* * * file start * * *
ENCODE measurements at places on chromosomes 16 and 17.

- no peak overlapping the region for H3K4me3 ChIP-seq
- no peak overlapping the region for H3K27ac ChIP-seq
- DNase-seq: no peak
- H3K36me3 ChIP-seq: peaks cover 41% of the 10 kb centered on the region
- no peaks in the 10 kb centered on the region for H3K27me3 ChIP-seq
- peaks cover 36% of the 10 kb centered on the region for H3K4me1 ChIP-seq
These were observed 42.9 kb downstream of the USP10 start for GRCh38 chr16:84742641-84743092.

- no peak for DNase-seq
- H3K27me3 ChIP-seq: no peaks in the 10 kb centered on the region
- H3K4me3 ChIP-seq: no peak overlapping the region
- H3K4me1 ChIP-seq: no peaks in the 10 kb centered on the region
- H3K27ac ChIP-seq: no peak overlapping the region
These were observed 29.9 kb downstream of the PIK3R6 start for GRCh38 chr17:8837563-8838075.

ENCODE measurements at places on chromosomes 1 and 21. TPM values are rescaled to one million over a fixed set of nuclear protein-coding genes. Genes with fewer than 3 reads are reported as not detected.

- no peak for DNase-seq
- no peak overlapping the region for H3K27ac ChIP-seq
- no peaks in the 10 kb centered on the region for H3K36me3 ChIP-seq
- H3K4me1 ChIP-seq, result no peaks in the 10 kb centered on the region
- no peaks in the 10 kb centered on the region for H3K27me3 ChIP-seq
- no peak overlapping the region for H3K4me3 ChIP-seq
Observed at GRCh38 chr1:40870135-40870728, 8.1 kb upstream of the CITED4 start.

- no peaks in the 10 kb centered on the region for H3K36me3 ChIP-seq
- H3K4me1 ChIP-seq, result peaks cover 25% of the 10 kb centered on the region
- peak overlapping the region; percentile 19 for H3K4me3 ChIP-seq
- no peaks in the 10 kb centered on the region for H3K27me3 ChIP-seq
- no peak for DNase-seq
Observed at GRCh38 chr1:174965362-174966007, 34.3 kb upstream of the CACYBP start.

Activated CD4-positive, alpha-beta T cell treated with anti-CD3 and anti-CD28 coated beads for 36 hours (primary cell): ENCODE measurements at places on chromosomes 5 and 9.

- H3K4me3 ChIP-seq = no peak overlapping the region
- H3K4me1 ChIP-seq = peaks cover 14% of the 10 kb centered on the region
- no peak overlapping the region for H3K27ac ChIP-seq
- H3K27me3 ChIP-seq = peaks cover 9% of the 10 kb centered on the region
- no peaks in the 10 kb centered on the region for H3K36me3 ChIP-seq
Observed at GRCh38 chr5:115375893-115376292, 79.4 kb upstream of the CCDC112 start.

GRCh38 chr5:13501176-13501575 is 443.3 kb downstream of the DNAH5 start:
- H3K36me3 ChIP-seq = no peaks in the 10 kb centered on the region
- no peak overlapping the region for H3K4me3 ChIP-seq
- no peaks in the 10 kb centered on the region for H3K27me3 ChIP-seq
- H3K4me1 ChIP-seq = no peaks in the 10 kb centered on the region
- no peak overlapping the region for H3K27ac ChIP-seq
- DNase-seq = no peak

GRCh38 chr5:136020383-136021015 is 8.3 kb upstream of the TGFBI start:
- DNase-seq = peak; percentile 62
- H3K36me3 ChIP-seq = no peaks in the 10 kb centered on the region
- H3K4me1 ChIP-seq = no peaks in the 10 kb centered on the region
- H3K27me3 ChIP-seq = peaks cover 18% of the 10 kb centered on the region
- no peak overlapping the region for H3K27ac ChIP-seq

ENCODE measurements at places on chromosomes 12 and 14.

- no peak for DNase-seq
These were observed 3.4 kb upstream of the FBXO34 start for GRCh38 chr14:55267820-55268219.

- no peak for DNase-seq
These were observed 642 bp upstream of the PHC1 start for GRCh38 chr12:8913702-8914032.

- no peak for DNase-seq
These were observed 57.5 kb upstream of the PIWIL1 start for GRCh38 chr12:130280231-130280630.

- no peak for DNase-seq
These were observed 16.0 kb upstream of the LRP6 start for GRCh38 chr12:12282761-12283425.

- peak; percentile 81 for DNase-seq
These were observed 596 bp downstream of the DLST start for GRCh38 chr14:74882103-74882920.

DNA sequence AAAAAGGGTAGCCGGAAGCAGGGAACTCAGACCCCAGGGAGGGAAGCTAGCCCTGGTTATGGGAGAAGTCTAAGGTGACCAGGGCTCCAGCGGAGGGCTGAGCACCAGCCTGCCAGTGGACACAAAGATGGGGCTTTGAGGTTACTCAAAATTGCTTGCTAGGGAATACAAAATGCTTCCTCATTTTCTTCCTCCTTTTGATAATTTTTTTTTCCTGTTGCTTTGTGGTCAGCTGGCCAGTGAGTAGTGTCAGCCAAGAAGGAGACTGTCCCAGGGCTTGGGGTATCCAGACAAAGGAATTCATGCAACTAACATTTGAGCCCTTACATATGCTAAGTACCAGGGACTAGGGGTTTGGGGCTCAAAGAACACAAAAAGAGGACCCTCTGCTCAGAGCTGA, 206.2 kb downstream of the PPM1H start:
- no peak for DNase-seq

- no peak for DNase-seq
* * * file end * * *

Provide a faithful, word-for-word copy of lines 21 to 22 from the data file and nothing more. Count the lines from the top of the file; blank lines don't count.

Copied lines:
- no peak overlapping the region for H3K4me3 ChIP-seq
Observed at GRCh38 chr1:40870135-40870728, 8.1 kb upstream of the CITED4 start.